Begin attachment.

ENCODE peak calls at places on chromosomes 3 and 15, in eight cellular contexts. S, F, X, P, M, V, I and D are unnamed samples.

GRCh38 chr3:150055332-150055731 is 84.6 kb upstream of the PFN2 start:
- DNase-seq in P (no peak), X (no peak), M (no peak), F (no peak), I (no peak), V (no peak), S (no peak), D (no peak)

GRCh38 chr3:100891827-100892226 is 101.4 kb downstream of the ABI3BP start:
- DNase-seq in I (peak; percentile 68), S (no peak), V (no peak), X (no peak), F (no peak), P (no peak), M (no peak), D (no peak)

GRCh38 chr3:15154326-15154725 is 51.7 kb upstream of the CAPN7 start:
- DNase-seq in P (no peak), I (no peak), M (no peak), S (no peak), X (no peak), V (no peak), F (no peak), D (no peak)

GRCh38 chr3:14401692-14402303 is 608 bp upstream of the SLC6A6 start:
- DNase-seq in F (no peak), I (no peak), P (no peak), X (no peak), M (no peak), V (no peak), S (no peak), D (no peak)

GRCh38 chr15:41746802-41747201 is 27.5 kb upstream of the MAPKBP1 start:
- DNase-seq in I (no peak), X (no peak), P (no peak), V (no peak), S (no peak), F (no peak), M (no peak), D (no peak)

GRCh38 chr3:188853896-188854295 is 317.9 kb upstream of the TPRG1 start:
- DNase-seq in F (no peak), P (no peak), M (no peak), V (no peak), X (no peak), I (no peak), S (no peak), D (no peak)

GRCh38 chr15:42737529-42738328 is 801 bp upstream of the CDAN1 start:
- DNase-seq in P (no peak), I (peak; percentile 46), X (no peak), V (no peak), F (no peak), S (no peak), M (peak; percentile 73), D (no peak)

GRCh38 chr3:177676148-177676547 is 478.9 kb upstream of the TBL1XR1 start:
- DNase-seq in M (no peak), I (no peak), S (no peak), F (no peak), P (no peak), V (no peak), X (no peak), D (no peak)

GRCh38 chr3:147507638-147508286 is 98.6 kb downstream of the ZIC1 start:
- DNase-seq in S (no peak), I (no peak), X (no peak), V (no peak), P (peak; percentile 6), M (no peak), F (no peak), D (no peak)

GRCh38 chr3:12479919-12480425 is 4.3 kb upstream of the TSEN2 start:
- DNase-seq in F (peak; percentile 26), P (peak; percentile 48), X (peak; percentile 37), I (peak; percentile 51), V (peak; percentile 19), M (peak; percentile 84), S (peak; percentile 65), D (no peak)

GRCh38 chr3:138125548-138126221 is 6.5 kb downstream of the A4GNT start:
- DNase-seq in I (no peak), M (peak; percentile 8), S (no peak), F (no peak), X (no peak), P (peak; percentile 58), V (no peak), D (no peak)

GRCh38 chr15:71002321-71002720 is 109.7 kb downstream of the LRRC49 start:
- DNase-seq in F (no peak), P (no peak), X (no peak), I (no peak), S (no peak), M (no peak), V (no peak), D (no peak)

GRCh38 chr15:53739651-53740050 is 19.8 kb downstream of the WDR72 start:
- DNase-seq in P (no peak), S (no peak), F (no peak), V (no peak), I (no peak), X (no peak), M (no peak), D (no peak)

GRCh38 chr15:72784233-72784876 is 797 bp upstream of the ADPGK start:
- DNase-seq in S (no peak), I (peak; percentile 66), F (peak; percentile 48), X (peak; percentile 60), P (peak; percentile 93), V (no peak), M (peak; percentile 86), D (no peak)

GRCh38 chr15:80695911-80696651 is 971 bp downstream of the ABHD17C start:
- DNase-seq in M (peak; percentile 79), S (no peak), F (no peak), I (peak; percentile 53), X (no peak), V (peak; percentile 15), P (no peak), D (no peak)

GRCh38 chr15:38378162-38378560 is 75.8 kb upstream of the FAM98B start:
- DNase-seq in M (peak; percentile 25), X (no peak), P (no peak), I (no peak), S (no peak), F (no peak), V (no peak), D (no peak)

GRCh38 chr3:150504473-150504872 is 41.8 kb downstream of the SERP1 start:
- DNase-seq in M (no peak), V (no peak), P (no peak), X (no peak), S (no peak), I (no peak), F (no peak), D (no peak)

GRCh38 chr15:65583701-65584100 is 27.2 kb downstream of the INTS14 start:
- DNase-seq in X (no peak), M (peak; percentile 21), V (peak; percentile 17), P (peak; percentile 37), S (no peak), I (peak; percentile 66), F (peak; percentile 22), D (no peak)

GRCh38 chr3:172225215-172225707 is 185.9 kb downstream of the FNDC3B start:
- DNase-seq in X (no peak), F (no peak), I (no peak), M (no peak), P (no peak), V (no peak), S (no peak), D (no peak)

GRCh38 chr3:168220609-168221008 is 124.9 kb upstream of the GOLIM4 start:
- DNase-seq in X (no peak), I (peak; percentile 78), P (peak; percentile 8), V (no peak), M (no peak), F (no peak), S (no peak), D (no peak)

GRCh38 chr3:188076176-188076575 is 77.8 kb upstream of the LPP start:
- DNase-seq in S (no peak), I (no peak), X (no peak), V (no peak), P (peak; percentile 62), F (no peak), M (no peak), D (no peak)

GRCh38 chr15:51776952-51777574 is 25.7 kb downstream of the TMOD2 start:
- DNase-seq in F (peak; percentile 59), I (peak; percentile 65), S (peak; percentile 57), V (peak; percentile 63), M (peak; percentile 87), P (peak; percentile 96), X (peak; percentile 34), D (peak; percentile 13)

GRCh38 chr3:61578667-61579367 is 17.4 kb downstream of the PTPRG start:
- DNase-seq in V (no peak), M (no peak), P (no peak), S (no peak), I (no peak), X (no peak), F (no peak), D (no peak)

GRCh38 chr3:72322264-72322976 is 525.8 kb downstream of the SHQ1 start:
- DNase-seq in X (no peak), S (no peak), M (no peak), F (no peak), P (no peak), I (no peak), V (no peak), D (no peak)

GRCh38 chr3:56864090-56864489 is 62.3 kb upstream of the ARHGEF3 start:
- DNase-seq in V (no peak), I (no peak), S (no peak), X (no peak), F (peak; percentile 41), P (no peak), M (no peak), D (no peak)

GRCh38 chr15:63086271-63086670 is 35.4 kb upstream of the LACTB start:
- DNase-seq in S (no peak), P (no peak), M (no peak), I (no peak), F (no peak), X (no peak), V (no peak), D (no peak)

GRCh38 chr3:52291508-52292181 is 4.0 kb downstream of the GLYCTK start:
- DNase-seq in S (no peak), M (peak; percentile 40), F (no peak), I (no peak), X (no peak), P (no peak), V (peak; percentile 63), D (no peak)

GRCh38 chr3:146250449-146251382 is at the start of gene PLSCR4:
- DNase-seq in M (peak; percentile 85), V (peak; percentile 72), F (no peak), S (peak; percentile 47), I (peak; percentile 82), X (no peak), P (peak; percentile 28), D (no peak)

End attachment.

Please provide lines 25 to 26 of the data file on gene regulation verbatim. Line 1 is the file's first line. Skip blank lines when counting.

- DNase-seq in F (no peak), P (no peak), X (no peak), I (no peak), S (no peak), M (no peak), V (no peak), D (no peak)

GRCh38 chr15:53739651-53740050 is 19.8 kb downstream of the WDR72 start: